Dr. Lisa Unangst 05:27
Well, it’s a wonderful question. I think. I think that, you know, looking at this in comparative context, I would say that there are many different approaches to decolonizing, the curriculum. One question, let’s just take the United States for an example that we might look at is, how many programs how many degree programs are there in fields like critical migration studies, or refugee studies that really begin from a critical perspective, and consider displaced learners, displaced communities, as co researchers, right co learners, that these are really foreground and participatory approaches to research, scholarship, teaching service, all of it? In general, I think we can say that work in this area is emerging, right? There’s a lot of work to be done. And perhaps I can speak a little bit about ways that I see institutions as having a role for thinking about the current displacement of Afghan refugees in the United States ways that institutions might have a role in supporting those learners. I think that there are, you know, there are a number of ways that institutions can approach supporting Afghan refugees. And these range from more to less resource intensive. So one way that’s really free, I think, that institutions could look to be doing this is by making admissions and financial aid information available in Pashto and also Daughtery. So that it’s readily accessible to prospective students, as well as their families and support networks, as they’re thinking about trying to get in college or university. So this would mean translating information on a website, it would mean creating handouts, all the kinds of admissions collateral that we see right on college and university websites, we can think about there being state level websites, hubs for information about the colleges and universities in that state that again, might be available in these languages. So one place that students would go to to get all the information that they need, instead of having to find out the names of individual institutions and then go searching. I think that we can also consider from the perspective of student activism, things like student ambassador or mentorship programs, whereby enrolled college students who aren’t necessarily from displaced backgrounds, serving as mentors to refugee backgrounds, students, perhaps in local high schools, or those who are recently out of high school and thinking about going to college. This sort of work exists in lots of places. The University of Texas Austin has an established mentorship program for refugee background students in Austin, Texas. And I think, you know, one thing that’s just become available this week, if we want to think even broader in terms of student activism, the State Department has announced this week that it is going to allow private sponsorship of Afghan refugees in the United States. What this means is that groups of I think it’s five individuals in the US can come together, attend training, commit some resources, and say, Yeah, we are going to be responsible for supporting an Afghan refugee in the US on a medium to longer term basis. Information about this program is available through community sponsorship hub.org. And, you know, in other national cases, for example, Canada, students have bound together to support refugees coming to Canada and pursuing study in Canada. And some cases they’ve levied taxes upon themselves in order to support that resettlement. So this might be a way that students in the United States could think about having a direct impact.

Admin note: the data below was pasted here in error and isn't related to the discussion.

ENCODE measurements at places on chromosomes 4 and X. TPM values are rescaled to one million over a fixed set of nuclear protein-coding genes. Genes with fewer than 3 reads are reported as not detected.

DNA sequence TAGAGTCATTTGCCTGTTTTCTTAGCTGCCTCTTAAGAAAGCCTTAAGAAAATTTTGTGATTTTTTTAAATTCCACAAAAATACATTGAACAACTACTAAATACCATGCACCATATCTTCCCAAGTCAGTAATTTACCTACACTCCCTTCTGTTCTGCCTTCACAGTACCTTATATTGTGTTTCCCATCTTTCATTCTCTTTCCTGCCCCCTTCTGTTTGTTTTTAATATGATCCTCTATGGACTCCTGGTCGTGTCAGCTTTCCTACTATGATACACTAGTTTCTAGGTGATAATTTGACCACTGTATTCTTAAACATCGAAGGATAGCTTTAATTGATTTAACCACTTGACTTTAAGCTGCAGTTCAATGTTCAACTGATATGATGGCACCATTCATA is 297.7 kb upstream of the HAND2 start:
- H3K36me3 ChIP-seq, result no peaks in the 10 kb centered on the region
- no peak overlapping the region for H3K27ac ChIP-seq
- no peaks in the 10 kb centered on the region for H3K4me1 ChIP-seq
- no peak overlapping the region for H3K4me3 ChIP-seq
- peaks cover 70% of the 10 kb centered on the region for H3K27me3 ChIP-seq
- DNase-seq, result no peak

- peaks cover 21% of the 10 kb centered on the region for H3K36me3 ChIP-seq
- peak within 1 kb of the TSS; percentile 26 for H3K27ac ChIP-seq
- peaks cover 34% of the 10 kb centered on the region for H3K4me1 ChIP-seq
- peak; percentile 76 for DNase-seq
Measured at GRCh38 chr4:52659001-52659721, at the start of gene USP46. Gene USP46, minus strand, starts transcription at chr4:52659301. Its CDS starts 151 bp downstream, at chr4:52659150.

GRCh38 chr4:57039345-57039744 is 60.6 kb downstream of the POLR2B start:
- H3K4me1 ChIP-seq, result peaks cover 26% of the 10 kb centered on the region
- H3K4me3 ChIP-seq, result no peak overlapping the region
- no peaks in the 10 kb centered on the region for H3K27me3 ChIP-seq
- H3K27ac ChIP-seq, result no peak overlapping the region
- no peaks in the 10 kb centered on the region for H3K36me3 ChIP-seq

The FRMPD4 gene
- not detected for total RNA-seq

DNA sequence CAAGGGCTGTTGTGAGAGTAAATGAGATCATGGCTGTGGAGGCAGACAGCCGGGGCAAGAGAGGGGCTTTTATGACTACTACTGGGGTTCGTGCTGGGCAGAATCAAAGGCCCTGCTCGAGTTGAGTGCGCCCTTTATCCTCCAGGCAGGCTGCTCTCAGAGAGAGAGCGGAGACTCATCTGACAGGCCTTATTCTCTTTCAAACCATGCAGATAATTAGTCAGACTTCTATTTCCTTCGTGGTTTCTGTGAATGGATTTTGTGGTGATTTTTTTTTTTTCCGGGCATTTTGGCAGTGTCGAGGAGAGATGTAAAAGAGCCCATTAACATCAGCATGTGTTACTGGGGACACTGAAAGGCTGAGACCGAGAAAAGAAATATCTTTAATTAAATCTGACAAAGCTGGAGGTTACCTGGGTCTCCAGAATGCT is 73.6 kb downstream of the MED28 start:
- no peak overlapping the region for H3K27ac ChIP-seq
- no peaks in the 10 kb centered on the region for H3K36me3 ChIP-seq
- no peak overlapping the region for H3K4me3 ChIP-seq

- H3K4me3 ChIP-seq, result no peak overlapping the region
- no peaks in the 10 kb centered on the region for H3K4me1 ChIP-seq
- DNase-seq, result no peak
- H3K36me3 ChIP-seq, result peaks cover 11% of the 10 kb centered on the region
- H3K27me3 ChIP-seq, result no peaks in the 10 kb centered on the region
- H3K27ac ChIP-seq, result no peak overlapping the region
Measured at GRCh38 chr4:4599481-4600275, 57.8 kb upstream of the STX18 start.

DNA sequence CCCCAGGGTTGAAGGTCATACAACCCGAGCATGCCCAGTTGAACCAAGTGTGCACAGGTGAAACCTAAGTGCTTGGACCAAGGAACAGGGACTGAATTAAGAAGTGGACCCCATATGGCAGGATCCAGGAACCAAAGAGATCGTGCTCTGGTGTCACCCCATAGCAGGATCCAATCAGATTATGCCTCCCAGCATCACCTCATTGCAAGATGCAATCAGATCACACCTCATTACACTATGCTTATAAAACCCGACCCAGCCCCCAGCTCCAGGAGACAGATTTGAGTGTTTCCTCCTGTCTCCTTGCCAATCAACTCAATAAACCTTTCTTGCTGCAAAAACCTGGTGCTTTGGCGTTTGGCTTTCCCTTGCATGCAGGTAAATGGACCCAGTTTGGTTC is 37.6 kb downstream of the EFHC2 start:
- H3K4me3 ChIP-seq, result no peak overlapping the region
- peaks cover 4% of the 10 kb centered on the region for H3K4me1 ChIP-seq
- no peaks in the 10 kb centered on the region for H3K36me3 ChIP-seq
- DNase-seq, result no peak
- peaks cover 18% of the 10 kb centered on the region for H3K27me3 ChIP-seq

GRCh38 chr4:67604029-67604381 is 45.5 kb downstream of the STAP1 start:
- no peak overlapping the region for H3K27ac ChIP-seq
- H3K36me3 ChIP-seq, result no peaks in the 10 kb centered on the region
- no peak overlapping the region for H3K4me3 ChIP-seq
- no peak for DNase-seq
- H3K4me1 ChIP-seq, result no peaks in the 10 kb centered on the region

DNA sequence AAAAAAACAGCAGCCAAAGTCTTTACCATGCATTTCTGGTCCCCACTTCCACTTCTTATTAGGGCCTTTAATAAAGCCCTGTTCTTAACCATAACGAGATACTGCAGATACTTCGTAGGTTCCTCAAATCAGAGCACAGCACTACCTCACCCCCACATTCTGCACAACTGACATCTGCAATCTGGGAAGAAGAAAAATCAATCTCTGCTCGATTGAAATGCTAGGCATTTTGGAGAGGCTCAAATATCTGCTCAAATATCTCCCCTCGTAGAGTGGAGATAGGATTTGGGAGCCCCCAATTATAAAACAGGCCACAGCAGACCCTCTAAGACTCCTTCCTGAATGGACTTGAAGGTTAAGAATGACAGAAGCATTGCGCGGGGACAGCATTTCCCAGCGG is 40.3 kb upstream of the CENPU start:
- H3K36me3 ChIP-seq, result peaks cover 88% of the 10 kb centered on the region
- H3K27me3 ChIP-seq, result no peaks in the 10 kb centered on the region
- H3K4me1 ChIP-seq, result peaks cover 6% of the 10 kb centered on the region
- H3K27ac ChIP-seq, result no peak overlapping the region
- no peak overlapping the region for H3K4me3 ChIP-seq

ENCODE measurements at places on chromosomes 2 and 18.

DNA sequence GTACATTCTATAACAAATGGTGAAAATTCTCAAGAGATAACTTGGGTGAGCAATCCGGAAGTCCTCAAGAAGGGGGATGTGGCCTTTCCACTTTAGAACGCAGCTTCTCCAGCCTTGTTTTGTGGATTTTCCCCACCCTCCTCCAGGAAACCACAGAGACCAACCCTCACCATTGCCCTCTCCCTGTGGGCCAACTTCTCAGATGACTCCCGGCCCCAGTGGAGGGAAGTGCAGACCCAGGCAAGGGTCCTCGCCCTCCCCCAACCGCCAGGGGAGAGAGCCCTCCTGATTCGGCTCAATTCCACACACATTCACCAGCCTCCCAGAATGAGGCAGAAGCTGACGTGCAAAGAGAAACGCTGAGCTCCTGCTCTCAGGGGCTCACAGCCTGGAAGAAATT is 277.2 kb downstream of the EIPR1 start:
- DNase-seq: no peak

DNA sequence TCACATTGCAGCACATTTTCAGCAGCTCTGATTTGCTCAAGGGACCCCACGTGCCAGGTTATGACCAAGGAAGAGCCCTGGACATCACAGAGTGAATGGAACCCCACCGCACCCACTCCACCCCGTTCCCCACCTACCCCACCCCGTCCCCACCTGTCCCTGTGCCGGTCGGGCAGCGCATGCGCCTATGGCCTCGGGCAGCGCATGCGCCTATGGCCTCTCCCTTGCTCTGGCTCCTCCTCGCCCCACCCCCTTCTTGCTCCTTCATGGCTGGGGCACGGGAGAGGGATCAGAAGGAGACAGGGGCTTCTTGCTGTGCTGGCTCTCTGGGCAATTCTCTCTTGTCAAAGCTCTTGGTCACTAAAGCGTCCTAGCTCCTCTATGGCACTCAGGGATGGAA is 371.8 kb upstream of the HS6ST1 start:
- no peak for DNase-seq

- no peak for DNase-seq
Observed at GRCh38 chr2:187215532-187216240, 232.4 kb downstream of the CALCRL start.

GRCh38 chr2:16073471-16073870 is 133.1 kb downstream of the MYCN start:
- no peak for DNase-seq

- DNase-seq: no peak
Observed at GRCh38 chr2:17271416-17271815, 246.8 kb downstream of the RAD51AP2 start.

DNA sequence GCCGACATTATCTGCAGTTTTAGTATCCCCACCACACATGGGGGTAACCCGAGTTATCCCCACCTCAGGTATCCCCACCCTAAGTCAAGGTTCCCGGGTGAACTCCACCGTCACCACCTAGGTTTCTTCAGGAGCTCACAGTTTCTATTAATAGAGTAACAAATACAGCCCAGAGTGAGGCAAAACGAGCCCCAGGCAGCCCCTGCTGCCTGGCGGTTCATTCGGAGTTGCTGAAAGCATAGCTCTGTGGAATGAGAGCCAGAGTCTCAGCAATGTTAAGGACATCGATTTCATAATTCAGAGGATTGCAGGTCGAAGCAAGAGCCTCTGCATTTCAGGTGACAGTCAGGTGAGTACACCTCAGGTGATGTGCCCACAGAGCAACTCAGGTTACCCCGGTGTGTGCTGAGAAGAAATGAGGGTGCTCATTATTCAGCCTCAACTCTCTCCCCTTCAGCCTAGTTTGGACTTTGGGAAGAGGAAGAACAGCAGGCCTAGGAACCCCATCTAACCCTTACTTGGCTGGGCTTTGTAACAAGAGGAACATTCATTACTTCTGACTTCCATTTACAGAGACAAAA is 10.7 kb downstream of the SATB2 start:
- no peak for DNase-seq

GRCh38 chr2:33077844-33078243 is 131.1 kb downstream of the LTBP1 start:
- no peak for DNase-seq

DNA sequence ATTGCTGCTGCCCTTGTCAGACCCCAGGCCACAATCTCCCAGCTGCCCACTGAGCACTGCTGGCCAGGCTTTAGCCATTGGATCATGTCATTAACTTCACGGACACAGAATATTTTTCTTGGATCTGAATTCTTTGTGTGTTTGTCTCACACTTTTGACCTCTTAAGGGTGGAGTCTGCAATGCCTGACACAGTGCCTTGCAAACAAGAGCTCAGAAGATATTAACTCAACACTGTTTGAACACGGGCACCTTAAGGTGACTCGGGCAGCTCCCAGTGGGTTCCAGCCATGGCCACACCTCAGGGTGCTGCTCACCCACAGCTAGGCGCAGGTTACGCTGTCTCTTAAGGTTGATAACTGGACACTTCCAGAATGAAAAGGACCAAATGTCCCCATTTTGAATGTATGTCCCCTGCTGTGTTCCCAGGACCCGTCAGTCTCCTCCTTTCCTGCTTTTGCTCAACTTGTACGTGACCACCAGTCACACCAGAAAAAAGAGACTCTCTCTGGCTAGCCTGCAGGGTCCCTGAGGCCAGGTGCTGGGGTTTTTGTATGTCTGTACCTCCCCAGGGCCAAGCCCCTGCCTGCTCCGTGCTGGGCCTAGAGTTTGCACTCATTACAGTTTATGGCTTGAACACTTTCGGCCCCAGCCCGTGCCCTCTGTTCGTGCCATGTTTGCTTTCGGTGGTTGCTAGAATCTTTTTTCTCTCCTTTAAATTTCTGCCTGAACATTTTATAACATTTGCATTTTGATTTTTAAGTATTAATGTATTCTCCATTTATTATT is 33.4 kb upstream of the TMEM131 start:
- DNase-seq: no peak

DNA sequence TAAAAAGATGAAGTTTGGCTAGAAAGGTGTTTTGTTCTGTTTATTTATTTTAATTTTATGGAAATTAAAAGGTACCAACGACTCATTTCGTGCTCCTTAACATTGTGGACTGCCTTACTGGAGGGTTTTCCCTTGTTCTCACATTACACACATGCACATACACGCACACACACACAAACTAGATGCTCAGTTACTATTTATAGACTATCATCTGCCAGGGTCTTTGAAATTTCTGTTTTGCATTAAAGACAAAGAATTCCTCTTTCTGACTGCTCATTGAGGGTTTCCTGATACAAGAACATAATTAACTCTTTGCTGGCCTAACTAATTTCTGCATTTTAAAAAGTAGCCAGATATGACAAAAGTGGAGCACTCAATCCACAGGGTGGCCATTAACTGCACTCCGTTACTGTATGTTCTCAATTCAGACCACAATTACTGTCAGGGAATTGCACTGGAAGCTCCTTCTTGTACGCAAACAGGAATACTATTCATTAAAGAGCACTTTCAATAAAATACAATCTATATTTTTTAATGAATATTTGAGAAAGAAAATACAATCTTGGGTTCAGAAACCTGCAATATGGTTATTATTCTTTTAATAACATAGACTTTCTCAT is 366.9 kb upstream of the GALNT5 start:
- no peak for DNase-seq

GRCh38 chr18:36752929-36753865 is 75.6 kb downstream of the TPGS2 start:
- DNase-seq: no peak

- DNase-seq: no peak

Anna-Kaye Rowe 09:30
Thank you. Excellent resources. I really appreciate you sharing these practical resources. And it’s so good to hear about that private sponsorship opportunity that the State Department has spearheaded. This is excellent. And, you know, there’s so much that we need to do when it comes to psychosocial support. This is really a volatile. It’s really a challenging time for students and individuals in Afghanistan, but also the students who are from Afghanistan who are currently in the United States, studying or working or living. Can you share anything that you have seen or institutions that are doing any work in this area to support current students? Considering what is taking place? You know, what I do know, from a mental health point of view from the point of view of families being torn apart and not being feeling helpless as an international student, or as someone who is from Afghanistan and not feeling like you can do anything to help? Do you have any examples of institutions or perhaps specific higher ed contexts that are really doing very well, good work in this regard?
Dr. Lisa Unangst 10:34